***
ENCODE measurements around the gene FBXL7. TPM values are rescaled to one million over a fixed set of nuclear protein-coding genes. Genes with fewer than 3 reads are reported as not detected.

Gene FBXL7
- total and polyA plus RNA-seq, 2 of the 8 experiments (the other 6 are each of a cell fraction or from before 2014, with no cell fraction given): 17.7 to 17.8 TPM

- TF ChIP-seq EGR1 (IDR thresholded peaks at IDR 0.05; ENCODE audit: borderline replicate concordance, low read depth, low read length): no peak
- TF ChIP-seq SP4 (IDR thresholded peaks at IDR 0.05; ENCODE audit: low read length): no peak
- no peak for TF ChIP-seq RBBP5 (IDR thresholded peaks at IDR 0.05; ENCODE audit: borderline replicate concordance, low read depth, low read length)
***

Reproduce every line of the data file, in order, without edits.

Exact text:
ENCODE measurements around the gene FBXL7. TPM values are rescaled to one million over a fixed set of nuclear protein-coding genes. Genes with fewer than 3 reads are reported as not detected.

Gene FBXL7
- total and polyA plus RNA-seq, 2 of the 8 experiments (the other 6 are each of a cell fraction or from before 2014, with no cell fraction given): 17.7 to 17.8 TPM

- TF ChIP-seq EGR1 (IDR thresholded peaks at IDR 0.05; ENCODE audit: borderline replicate concordance, low read depth, low read length): no peak
- TF ChIP-seq SP4 (IDR thresholded peaks at IDR 0.05; ENCODE audit: low read length): no peak
- no peak for TF ChIP-seq RBBP5 (IDR thresholded peaks at IDR 0.05; ENCODE audit: borderline replicate concordance, low read depth, low read length)